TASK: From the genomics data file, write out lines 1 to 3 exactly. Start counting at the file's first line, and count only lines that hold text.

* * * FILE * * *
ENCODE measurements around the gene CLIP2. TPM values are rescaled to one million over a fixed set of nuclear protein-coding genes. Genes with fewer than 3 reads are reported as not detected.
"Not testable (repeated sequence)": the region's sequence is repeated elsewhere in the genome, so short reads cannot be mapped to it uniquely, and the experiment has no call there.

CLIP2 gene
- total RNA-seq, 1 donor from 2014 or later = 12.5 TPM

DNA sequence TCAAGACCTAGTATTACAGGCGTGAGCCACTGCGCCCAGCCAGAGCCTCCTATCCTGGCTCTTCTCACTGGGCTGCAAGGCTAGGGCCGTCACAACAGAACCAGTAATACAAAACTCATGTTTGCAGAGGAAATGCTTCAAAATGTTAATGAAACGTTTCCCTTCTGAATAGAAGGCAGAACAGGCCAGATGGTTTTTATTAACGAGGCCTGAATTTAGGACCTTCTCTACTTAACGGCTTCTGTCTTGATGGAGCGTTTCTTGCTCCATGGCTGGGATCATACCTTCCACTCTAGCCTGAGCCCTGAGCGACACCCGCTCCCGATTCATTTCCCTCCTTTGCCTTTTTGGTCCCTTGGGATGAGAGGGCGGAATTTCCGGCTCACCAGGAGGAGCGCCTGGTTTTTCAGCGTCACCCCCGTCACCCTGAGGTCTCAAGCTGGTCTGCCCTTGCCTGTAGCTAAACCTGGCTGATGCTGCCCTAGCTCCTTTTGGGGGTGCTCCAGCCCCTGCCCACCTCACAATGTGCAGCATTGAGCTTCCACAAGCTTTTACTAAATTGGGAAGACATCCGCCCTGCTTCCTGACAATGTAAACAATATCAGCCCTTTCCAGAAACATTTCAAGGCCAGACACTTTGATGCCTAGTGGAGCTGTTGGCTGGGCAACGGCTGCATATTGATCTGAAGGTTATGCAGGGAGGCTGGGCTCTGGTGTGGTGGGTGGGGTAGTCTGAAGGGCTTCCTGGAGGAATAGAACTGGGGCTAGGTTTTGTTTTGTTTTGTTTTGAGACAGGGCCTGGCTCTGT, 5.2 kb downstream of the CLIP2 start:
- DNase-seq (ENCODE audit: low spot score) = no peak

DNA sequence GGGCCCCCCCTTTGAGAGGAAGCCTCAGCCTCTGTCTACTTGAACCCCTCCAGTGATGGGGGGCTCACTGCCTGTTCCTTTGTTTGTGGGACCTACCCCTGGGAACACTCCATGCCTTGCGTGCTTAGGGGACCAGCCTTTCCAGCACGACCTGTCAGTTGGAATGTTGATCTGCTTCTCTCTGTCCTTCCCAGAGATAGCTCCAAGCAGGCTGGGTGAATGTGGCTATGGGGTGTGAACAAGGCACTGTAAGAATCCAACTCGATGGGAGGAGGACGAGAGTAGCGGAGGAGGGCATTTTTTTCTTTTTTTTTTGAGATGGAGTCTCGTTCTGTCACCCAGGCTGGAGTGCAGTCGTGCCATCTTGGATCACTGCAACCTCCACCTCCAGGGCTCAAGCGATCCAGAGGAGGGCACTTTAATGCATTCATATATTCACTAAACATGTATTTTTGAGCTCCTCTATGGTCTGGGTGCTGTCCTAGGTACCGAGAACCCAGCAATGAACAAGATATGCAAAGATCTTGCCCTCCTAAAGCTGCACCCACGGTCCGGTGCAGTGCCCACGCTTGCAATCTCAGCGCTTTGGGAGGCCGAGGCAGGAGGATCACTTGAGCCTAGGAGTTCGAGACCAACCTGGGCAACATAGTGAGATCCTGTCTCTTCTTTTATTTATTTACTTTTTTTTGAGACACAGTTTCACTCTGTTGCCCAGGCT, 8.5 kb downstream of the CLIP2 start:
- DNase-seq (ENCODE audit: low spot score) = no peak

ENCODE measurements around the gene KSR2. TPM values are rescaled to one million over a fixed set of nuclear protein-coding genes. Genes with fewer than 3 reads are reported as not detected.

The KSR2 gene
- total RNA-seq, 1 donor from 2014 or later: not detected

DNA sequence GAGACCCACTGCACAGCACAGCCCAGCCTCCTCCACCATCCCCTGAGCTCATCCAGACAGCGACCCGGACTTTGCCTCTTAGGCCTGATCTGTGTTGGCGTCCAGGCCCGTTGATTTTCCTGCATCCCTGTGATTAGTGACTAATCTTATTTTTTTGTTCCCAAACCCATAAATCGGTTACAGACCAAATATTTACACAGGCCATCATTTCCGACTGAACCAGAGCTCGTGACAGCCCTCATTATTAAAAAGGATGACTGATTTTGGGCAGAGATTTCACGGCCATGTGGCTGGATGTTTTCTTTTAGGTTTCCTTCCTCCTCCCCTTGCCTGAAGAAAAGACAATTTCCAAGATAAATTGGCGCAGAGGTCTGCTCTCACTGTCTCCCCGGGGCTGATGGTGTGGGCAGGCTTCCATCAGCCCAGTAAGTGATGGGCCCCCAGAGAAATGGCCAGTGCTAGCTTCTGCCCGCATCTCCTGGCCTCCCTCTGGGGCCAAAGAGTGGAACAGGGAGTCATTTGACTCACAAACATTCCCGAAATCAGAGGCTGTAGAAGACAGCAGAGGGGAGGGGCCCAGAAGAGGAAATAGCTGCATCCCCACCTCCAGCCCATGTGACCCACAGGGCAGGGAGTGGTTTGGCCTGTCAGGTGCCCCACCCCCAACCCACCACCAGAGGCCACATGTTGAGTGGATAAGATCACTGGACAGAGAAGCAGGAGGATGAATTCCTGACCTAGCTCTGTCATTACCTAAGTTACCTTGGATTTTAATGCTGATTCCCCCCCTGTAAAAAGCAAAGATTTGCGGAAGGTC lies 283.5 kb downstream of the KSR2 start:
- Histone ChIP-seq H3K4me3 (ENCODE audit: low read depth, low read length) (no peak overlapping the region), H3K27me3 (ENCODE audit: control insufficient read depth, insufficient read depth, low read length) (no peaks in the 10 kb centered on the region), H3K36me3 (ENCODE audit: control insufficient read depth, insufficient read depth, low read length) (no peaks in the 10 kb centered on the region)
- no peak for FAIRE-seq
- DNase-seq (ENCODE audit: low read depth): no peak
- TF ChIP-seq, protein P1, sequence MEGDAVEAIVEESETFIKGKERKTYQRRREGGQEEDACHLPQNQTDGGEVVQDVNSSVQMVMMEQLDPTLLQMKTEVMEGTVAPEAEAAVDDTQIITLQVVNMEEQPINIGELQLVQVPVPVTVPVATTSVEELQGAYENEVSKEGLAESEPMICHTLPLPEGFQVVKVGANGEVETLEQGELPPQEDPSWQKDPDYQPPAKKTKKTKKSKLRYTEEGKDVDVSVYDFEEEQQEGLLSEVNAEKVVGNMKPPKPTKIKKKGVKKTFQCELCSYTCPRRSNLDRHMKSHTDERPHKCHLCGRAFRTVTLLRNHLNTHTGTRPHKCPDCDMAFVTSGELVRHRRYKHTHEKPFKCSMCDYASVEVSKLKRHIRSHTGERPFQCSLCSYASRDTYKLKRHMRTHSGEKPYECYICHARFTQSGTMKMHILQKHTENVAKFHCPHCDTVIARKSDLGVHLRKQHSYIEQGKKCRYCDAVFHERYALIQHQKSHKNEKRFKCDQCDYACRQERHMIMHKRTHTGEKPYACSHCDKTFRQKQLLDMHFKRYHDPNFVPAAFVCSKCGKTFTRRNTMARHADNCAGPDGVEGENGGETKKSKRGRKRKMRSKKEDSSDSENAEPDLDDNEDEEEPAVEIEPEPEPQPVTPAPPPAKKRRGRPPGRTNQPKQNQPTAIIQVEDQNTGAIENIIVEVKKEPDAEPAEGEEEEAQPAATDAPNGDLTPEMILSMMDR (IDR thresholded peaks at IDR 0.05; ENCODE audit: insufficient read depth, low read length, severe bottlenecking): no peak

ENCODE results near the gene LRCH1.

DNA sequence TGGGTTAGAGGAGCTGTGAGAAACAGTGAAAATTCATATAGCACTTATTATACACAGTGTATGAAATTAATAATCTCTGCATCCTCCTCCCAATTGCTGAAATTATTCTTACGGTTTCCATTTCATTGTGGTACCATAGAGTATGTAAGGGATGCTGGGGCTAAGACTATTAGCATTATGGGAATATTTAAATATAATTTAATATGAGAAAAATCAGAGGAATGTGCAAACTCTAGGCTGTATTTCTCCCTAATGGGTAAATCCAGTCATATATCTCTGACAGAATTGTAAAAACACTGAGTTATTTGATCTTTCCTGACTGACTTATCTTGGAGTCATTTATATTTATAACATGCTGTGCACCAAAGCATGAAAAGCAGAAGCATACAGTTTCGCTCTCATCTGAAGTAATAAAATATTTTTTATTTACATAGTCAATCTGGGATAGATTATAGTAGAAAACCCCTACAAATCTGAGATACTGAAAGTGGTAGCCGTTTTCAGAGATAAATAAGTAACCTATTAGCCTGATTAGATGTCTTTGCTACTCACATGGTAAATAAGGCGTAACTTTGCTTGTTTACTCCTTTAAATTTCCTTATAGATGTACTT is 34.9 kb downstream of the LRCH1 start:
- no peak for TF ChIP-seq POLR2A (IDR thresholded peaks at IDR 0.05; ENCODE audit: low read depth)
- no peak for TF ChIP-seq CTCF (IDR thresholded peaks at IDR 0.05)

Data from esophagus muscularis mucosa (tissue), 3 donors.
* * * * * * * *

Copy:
ENCODE measurements around the gene CLIP2. TPM values are rescaled to one million over a fixed set of nuclear protein-coding genes. Genes with fewer than 3 reads are reported as not detected.
"Not testable (repeated sequence)": the region's sequence is repeated elsewhere in the genome, so short reads cannot be mapped to it uniquely, and the experiment has no call there.

CLIP2 gene